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For Immediate Release


Press Release

Water Protectors and Environmental Groups Disrupt “Wells Fargo Investment Thought Leadership Forum” Demanding Banks Defund Keystone XL Pipeline

Days before banks are due to renew credit facility for TransCanada, opposition to financing of TransCanada and Keystone XL pipeline grows.
New York City, NY -

Water protectors and activists from environmental groups disrupted the Wells Fargo Investment Thought Leadership Forum last night, demanding  that banks cut ties from the Keystone XL pipeline.

“Jamie Dimon as the CEO of JPMorgan Chase needs to show leadership and move the bank away from investments in tar sands projects and companies,” says Ruth Breech, Senior Campaigner at Rainforest Action Network. “Hundreds of thousands of people have spoken out against the Keystone XL pipeline. Banks must be held to account for their contribution towards climate chaos and Indigenous Rights violations. We won’t tolerate threats to clean water, clean air, and Indigenous rights.”

The group of Water Protectors and activists were forcibly removed from the building as they attempted to hand deliver the petition, signed by over 40,000 people, calling on 19 big banks to decline renewal of TransCanada’s credit facility.

On December 15, 2017, two bank-led credit facilities providing $1.5 billion to TransCanada will expire. TransCanada would use these funds for its general business purposes, which include its headline project, the Keystone XL pipeline. Up to 19 banks, including Wells Fargo, and with JPMorgan Chase as the lead arranger, have to decide whether or not to renew the credit facilities.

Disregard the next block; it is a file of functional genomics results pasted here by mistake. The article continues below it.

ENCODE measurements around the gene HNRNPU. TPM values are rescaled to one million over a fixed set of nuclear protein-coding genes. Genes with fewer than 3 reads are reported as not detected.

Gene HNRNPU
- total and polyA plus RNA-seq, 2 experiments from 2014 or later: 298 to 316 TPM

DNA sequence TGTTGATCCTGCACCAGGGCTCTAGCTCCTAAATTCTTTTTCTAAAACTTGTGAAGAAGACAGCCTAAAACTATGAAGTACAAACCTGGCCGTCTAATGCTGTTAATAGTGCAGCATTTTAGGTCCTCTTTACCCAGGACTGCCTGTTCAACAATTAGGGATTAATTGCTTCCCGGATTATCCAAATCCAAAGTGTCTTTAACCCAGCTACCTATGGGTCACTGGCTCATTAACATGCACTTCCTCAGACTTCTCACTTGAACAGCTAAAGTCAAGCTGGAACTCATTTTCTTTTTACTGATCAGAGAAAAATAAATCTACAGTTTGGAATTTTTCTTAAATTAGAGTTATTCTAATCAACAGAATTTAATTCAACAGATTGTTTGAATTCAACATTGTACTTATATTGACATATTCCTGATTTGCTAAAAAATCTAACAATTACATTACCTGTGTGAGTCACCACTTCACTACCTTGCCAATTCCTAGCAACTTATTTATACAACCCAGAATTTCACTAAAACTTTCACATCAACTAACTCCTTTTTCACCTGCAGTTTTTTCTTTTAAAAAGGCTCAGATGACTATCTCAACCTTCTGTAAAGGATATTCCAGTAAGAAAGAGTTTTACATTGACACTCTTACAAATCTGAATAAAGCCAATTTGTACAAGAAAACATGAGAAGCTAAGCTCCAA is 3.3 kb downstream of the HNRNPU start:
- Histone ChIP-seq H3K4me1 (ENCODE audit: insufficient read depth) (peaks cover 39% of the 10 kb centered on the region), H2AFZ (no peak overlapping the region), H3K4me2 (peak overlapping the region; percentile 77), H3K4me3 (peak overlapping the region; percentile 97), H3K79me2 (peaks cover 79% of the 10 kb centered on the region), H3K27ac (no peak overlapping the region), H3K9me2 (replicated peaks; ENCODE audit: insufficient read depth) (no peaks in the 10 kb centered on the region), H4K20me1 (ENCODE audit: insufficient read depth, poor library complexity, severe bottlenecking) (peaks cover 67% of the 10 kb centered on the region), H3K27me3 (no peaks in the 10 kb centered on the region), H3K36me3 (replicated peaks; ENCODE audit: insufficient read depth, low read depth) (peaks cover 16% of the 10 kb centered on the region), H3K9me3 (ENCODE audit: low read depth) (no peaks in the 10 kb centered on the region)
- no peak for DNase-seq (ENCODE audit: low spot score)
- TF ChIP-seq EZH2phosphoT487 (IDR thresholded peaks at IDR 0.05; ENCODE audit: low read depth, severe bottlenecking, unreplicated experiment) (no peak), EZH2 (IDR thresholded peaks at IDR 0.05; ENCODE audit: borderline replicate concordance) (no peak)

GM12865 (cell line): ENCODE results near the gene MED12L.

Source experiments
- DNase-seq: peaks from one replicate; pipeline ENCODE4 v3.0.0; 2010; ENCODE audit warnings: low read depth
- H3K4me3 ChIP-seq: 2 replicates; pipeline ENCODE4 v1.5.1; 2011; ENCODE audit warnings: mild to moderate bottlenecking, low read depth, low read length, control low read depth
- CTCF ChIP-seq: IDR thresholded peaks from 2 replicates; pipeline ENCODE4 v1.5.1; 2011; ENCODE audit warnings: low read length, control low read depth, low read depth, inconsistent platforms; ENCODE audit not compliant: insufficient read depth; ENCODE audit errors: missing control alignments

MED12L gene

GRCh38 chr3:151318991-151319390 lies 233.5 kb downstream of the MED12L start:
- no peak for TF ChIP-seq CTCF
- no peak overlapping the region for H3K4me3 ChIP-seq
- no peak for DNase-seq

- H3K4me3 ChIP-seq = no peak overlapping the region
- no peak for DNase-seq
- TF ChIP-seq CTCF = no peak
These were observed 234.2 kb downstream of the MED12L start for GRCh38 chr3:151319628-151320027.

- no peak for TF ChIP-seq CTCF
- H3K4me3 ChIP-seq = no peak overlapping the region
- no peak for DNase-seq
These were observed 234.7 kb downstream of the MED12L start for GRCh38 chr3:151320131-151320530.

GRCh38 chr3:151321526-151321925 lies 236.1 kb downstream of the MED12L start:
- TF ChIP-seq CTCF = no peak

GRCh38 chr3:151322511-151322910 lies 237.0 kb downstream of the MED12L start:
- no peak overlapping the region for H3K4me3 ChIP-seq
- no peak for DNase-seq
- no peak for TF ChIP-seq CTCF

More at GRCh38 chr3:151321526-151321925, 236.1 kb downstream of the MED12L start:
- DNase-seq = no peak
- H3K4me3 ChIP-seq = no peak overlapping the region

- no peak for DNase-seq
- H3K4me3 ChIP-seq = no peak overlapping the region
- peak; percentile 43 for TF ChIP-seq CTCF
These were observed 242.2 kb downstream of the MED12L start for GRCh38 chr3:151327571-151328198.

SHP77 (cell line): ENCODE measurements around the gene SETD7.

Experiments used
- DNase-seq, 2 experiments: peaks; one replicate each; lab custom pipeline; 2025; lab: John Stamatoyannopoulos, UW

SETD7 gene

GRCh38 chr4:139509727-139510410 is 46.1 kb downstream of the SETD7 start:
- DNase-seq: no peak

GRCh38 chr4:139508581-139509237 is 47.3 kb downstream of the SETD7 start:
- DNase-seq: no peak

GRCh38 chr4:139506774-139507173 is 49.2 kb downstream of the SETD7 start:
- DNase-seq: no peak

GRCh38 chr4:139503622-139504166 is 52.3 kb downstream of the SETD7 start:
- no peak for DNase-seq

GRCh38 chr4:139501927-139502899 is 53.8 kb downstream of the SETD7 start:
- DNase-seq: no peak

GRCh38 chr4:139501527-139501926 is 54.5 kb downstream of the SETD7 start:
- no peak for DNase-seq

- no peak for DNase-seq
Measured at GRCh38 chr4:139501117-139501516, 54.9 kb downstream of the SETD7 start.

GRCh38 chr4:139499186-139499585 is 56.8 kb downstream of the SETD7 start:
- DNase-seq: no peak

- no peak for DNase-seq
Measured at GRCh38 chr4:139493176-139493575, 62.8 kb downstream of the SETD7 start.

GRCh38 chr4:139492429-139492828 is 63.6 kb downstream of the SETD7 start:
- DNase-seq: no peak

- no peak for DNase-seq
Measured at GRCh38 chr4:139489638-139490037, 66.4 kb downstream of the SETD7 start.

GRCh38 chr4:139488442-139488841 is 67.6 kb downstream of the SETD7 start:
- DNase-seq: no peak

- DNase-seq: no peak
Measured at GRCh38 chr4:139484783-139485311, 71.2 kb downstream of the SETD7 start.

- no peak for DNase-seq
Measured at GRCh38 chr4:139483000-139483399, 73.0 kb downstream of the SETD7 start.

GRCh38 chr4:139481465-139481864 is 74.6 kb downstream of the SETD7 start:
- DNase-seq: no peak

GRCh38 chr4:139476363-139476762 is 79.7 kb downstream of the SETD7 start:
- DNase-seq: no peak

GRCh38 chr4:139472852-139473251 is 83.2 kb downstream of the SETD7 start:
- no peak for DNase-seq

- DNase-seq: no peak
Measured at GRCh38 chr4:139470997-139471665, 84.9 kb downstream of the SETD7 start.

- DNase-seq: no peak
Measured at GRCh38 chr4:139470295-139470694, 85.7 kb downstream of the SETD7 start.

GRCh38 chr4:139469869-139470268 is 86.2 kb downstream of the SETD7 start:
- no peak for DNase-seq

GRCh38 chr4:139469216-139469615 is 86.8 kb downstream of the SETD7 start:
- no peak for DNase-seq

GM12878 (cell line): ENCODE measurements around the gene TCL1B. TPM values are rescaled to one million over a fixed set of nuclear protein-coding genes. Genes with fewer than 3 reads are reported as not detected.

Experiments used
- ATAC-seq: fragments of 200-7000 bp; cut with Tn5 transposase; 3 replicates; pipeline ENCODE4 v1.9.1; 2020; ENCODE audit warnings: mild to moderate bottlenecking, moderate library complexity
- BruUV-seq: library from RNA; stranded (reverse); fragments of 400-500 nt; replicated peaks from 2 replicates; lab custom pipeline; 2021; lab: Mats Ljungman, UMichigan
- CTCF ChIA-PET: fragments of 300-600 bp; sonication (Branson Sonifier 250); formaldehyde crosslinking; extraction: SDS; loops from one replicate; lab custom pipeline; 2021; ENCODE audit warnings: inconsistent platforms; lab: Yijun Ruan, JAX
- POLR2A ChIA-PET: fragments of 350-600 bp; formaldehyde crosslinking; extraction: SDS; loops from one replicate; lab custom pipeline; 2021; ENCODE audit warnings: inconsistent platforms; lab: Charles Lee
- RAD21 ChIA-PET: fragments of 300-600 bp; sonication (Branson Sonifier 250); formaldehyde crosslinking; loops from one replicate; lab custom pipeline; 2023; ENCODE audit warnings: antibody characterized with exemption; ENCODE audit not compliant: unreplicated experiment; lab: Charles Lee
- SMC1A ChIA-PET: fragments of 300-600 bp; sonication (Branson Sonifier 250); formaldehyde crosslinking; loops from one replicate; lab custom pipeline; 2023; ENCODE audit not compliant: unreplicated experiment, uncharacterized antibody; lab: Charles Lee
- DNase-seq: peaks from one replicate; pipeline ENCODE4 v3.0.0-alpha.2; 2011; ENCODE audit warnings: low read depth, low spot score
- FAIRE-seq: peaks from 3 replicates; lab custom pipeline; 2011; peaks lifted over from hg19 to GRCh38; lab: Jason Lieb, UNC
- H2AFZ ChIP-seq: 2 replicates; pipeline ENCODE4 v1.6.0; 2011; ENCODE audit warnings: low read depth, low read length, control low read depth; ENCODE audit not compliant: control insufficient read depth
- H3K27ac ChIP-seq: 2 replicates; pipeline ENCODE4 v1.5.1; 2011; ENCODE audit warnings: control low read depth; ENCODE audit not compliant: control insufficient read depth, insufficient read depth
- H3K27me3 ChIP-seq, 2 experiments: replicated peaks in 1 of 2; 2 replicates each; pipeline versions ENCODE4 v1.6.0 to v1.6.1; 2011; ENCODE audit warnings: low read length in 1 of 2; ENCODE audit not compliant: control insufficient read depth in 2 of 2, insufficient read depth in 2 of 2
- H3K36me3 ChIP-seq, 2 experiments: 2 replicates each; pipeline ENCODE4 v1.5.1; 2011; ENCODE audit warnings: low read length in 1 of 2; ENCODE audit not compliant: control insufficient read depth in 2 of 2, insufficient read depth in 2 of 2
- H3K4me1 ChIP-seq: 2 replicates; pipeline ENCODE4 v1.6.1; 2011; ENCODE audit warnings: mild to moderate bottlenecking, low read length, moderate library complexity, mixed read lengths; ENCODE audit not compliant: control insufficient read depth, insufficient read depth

“We are here today to demand a shift in policy from these financial institutions. TransCanada and its funders like Chase and Wells Fargo need to stop investing in death, cancer, and the raping of the Grandmother Earth,” says Joye Braun, member of the Cheyenne River Sioux Tribe and Organizer with the Indigenous Environmental Network. “Stop poisoning the waters we all need to survive. The health of Indigenous communities at the point of tar sands extraction and communities all along the Keystone XL pipeline’s route are under threat, at the hands of these banks. They have an opportunity to build a better world and to not destroy what is left for greed and money.”


Established in 1990 within the United States, IEN was formed by grassroots Indigenous peoples and individuals to address environmental and economic justice issues (EJ). IEN’s activities include building the capacity of Indigenous communities and tribal governments to develop mechanisms to protect our sacred sites, land, water, air, natural resources, health of both our people and all living things, and to build economically sustainable communities.

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